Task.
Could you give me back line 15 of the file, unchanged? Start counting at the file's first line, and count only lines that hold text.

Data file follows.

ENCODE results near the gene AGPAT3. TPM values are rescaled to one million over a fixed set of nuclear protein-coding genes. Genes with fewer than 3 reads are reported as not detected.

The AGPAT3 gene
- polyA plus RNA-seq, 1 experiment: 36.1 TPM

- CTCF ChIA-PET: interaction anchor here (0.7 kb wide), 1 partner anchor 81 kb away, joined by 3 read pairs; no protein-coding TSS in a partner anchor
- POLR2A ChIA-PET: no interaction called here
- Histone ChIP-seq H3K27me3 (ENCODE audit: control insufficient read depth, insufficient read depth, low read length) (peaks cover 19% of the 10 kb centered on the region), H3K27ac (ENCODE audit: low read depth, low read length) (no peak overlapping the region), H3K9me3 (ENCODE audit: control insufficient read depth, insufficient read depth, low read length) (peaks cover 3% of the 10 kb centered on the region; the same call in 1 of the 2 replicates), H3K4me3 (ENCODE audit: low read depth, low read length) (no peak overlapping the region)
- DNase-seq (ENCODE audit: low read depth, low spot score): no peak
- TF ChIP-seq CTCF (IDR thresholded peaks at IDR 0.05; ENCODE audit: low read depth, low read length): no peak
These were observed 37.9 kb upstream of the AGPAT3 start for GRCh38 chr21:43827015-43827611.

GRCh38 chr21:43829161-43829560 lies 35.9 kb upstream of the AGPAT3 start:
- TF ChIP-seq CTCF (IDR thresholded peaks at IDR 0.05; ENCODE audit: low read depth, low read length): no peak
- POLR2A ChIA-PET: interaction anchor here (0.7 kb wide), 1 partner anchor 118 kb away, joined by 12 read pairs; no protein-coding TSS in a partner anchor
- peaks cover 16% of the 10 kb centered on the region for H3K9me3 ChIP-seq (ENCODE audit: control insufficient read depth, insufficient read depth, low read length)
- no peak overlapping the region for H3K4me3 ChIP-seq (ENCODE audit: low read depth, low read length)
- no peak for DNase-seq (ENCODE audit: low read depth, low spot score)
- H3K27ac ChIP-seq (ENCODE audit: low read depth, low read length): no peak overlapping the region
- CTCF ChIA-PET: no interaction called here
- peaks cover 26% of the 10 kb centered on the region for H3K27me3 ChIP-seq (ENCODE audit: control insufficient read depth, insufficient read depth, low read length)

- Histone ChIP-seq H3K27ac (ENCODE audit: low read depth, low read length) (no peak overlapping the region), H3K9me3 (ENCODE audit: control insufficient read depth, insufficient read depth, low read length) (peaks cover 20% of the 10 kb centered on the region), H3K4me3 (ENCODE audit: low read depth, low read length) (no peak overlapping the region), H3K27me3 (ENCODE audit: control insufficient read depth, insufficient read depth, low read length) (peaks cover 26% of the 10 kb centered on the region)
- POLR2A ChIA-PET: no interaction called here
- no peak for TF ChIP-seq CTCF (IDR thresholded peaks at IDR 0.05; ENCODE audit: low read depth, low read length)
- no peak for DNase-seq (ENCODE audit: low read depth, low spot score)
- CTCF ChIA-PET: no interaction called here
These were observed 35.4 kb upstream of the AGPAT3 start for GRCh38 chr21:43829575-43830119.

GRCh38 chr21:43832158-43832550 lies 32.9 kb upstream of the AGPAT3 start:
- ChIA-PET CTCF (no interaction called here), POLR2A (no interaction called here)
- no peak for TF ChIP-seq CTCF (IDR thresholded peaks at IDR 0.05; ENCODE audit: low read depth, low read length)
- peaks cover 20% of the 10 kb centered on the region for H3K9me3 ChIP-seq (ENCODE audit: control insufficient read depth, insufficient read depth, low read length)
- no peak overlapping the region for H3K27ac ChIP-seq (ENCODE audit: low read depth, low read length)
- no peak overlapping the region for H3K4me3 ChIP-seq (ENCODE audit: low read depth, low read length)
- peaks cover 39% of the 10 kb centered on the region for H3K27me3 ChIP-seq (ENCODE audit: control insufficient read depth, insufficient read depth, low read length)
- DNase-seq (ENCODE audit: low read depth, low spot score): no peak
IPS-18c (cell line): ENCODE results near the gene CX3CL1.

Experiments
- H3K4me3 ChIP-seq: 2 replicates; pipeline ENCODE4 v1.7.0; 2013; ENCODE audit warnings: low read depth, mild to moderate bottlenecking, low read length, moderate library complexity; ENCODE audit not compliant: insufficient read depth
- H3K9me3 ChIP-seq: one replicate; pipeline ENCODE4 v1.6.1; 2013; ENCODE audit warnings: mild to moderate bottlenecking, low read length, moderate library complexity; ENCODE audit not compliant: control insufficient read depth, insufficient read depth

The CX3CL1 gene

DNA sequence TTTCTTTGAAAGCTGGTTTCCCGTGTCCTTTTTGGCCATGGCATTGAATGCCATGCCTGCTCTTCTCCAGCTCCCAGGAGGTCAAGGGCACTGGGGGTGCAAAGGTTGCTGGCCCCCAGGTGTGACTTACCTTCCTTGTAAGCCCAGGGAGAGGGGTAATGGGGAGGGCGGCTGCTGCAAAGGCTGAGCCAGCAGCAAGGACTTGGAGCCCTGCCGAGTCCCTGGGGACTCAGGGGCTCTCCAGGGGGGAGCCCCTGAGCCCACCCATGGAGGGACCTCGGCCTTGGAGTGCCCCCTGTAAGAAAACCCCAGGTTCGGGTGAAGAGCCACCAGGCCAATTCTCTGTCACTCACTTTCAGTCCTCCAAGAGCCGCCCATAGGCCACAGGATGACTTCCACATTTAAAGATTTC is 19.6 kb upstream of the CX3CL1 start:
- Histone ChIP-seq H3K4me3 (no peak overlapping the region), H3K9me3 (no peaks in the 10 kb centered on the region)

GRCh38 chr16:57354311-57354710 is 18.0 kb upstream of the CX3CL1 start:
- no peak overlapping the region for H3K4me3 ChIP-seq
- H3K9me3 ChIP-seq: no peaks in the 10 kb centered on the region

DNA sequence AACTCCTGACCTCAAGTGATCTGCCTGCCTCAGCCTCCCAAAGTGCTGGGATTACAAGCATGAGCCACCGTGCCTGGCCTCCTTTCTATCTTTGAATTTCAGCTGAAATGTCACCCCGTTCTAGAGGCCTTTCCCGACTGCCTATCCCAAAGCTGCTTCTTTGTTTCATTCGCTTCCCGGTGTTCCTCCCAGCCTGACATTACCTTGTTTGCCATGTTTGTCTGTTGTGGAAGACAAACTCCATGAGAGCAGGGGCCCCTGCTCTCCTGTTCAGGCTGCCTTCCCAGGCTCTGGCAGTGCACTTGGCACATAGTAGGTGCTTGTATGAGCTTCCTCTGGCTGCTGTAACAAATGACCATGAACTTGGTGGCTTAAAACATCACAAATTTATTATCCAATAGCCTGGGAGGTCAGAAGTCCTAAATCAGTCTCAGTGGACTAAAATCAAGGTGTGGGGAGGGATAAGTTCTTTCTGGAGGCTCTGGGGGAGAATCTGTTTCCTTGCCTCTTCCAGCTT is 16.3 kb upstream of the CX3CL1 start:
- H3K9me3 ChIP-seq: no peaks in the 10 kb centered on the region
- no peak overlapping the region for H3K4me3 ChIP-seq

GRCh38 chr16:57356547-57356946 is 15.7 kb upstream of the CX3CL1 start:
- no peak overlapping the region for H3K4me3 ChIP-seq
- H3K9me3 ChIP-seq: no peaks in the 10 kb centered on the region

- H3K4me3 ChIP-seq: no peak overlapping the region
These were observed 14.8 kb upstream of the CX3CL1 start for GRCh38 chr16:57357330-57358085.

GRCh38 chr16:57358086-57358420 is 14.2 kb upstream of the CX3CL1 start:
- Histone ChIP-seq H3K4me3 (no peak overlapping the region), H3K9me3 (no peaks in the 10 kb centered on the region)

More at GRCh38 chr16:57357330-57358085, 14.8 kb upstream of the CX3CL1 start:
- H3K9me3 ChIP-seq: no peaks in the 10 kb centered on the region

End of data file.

- no peak for DNase-seq (ENCODE audit: low read depth, low spot score)